# Passing 2D array as argument

In thsi example:

``````int a[2][2]={{1,2},{3,4}};
int *p=a[0];
cout<<p;
cout<<&a[0][0];
``````

Both gives the same output. Then why am I not able to call function (say fun)like this and loop through the array:

``````fun(a[0]);

fun(int *p)
{
cout<<p[1][1];
}
``````
-
This is not a exact duplicate but You should have a look at this excellent faq entry: stackoverflow.com/questions/4810664/how-do-i-use-arrays-in-c –  Alok Save Jul 11 '11 at 10:51

``````fun(a[0]); //this looks OK

void fun(int *p) // this is OK if you add return type'
^^^^
{
cout<<p[1][1]; //NOT OK!  You can't have 2 indices on an `int*`
cout << p[1]; // OK, will print a[0][1]
}
``````
-
Very nice. To be clear, this function `fun` accesses the 1-dimensional slices of the original 2-dim array. I don't really understand if that's what the OP wanted, so I thought best to spell that out. –  Kerrek SB Jul 11 '11 at 10:56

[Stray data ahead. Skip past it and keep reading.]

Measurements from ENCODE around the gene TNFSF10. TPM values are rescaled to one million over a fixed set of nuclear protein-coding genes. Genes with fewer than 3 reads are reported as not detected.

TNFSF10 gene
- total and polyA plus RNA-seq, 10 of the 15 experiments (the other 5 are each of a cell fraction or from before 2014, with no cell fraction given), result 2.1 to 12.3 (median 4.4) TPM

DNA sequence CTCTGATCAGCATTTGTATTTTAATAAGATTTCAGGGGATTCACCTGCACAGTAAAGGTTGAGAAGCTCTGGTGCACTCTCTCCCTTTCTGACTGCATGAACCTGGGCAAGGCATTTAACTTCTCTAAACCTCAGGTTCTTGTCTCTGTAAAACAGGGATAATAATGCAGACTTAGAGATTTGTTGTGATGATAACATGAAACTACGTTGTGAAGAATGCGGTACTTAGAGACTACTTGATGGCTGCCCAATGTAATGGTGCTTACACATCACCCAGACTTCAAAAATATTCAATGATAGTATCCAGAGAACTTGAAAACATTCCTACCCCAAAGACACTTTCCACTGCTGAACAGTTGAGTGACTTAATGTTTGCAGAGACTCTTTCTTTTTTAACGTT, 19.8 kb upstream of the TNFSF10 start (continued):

To answer your question: when you write:

``````p = a[0];
``````

`a[0]` (now 0th element to 1D array) actually decays to a pointer `p`. So both are not exactly the same type, though they appears to be. When you write:

``````fun(a[0]);
``````

You are actually passing the `0`the element of the array which is now a 1D array. So you can receive in either of below ways:

``````fun(int *p); // decay to pointer to 1D array
fun(int (&a)[2]); // receive array by reference
``````

In both the case `fun()` has now a 1D array.

To make the things simpler, Pass reference to array:

``````void fun(int (&p)[2][2])
{
cout<<p[1][1];  // ok !
}
``````

Usage:

``````fun(a); // not a[0]
``````
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No, in this case he can't pass a[0] to fun, which is apparently what he wants –  Armen Tsirunyan Jul 11 '11 at 10:42

You can't `cout<<p[1][1];`, because `p` is `int *` — a one-dimensional array.

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`int *` is a pointer to an int, not an array. –  Kerrek SB Jul 11 '11 at 10:36
@Kerrek SB: I know. But the difference is a bit thin for the context... –  vines Jul 11 '11 at 10:38